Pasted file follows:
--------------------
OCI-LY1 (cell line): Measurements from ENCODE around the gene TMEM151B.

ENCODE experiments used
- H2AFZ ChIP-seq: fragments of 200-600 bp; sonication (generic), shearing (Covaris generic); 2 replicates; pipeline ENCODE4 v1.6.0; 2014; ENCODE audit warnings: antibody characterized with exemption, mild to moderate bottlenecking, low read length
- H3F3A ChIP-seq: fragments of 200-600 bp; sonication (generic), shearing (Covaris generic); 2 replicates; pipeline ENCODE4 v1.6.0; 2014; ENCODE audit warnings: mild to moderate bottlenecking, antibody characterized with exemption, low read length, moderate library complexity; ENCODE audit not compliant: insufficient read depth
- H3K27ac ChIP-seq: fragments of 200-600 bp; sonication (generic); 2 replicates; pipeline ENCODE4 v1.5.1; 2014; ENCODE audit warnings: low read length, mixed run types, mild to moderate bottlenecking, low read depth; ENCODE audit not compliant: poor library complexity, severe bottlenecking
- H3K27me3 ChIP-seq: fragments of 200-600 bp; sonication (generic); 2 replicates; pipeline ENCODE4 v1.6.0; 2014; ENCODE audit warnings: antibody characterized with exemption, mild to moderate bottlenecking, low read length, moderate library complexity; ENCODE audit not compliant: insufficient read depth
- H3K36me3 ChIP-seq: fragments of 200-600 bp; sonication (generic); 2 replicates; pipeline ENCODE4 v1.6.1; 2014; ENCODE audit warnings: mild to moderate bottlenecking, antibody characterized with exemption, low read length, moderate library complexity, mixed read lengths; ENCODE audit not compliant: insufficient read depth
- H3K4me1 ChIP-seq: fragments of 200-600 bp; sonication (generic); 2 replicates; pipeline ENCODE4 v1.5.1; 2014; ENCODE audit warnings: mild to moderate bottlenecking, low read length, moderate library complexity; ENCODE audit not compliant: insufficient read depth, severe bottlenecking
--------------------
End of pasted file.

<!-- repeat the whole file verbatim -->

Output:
OCI-LY1 (cell line): Measurements from ENCODE around the gene TMEM151B.

ENCODE experiments used
- H2AFZ ChIP-seq: fragments of 200-600 bp; sonication (generic), shearing (Covaris generic); 2 replicates; pipeline ENCODE4 v1.6.0; 2014; ENCODE audit warnings: antibody characterized with exemption, mild to moderate bottlenecking, low read length
- H3F3A ChIP-seq: fragments of 200-600 bp; sonication (generic), shearing (Covaris generic); 2 replicates; pipeline ENCODE4 v1.6.0; 2014; ENCODE audit warnings: mild to moderate bottlenecking, antibody characterized with exemption, low read length, moderate library complexity; ENCODE audit not compliant: insufficient read depth
- H3K27ac ChIP-seq: fragments of 200-600 bp; sonication (generic); 2 replicates; pipeline ENCODE4 v1.5.1; 2014; ENCODE audit warnings: low read length, mixed run types, mild to moderate bottlenecking, low read depth; ENCODE audit not compliant: poor library complexity, severe bottlenecking
- H3K27me3 ChIP-seq: fragments of 200-600 bp; sonication (generic); 2 replicates; pipeline ENCODE4 v1.6.0; 2014; ENCODE audit warnings: antibody characterized with exemption, mild to moderate bottlenecking, low read length, moderate library complexity; ENCODE audit not compliant: insufficient read depth
- H3K36me3 ChIP-seq: fragments of 200-600 bp; sonication (generic); 2 replicates; pipeline ENCODE4 v1.6.1; 2014; ENCODE audit warnings: mild to moderate bottlenecking, antibody characterized with exemption, low read length, moderate library complexity, mixed read lengths; ENCODE audit not compliant: insufficient read depth
- H3K4me1 ChIP-seq: fragments of 200-600 bp; sonication (generic); 2 replicates; pipeline ENCODE4 v1.5.1; 2014; ENCODE audit warnings: mild to moderate bottlenecking, low read length, moderate library complexity; ENCODE audit not compliant: insufficient read depth, severe bottlenecking